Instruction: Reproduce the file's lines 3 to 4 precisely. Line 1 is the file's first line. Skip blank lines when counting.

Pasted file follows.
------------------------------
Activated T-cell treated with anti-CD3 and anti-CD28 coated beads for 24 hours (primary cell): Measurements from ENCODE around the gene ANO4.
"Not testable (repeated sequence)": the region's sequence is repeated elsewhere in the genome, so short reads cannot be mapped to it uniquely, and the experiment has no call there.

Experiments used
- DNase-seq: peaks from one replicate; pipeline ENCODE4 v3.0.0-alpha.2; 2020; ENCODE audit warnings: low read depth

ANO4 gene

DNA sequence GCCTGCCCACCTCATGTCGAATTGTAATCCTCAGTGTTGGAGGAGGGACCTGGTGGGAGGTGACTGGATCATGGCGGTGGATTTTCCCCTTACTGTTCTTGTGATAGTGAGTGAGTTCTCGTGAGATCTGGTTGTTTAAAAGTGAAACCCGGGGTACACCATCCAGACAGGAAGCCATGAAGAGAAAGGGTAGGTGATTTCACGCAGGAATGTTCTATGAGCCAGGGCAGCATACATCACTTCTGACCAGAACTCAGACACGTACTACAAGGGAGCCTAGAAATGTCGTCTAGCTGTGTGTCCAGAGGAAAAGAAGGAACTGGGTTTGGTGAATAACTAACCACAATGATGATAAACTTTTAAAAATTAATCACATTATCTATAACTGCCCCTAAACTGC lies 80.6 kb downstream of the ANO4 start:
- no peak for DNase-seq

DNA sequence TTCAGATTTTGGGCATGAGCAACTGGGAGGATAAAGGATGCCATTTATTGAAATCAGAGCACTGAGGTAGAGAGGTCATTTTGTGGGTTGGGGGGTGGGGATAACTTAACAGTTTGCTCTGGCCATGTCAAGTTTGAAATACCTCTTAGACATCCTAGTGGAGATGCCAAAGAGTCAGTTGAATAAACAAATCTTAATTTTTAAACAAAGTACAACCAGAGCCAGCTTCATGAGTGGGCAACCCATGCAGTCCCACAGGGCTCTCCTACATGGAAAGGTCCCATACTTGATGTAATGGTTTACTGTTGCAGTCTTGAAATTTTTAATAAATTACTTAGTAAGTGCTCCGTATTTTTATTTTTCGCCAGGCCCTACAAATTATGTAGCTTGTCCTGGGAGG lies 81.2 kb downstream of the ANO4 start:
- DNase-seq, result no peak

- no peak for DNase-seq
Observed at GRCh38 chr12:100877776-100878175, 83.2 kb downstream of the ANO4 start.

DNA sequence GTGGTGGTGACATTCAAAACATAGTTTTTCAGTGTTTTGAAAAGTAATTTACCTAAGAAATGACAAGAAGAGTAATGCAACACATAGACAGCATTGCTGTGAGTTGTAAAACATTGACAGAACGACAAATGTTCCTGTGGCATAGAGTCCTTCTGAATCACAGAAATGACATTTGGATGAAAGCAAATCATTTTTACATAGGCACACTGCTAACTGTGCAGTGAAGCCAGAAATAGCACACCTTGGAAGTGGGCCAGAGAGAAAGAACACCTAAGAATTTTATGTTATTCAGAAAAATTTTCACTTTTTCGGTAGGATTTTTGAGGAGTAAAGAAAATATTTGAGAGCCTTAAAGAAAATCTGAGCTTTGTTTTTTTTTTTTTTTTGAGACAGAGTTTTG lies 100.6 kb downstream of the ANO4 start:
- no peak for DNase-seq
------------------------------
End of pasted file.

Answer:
Experiments used
- DNase-seq: peaks from one replicate; pipeline ENCODE4 v3.0.0-alpha.2; 2020; ENCODE audit warnings: low read depth